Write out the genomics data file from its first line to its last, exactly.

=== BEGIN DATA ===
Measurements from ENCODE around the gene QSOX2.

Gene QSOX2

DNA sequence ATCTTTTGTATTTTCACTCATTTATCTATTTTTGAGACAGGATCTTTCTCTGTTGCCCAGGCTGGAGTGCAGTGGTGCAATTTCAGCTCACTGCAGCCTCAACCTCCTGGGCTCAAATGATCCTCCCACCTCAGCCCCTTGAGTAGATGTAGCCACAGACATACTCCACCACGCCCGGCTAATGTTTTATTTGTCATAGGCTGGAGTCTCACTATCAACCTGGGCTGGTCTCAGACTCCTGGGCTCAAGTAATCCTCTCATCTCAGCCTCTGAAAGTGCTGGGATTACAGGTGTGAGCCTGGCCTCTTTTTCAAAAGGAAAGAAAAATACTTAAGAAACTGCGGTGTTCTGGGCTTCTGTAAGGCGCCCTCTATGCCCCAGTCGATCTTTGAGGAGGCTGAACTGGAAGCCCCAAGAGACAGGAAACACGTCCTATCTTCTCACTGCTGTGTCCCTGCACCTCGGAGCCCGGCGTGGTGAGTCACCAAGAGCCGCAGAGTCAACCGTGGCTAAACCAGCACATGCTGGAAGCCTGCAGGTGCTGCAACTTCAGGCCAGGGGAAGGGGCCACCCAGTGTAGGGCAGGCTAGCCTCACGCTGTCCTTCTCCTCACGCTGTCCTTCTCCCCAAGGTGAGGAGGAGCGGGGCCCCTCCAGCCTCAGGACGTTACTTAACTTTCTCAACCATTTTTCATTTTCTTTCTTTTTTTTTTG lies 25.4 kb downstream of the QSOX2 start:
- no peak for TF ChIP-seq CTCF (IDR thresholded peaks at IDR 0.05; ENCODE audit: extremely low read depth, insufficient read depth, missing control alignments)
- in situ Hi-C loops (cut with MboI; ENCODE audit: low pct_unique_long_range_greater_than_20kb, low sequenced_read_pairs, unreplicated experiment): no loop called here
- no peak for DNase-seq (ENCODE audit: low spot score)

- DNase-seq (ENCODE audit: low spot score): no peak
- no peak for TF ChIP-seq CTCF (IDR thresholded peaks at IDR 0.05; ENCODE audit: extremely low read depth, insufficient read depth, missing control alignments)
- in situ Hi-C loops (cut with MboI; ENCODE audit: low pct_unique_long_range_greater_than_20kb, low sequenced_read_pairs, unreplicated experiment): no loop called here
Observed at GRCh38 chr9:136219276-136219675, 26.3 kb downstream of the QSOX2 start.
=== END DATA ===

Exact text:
Measurements from ENCODE around the gene QSOX2.

Gene QSOX2

DNA sequence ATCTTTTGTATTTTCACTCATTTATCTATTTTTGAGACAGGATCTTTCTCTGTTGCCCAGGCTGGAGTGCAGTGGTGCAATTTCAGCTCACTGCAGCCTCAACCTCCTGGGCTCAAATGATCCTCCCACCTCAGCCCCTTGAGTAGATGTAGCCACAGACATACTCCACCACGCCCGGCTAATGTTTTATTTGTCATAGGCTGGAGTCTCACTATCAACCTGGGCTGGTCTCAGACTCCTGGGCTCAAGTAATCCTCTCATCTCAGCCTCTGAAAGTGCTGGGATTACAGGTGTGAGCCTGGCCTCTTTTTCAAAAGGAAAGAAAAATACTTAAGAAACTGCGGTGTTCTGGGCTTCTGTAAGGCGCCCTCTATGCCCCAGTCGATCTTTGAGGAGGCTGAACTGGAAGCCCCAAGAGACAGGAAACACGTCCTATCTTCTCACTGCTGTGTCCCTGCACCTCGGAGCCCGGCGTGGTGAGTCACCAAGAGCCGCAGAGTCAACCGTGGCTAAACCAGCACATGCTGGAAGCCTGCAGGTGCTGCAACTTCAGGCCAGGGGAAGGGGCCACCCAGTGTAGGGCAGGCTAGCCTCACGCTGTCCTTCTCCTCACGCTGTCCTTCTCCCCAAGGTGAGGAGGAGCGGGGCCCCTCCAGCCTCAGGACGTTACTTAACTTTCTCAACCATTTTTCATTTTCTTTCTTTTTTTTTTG lies 25.4 kb downstream of the QSOX2 start:
- no peak for TF ChIP-seq CTCF (IDR thresholded peaks at IDR 0.05; ENCODE audit: extremely low read depth, insufficient read depth, missing control alignments)
- in situ Hi-C loops (cut with MboI; ENCODE audit: low pct_unique_long_range_greater_than_20kb, low sequenced_read_pairs, unreplicated experiment): no loop called here
- no peak for DNase-seq (ENCODE audit: low spot score)

- DNase-seq (ENCODE audit: low spot score): no peak
- no peak for TF ChIP-seq CTCF (IDR thresholded peaks at IDR 0.05; ENCODE audit: extremely low read depth, insufficient read depth, missing control alignments)
- in situ Hi-C loops (cut with MboI; ENCODE audit: low pct_unique_long_range_greater_than_20kb, low sequenced_read_pairs, unreplicated experiment): no loop called here
Observed at GRCh38 chr9:136219276-136219675, 26.3 kb downstream of the QSOX2 start.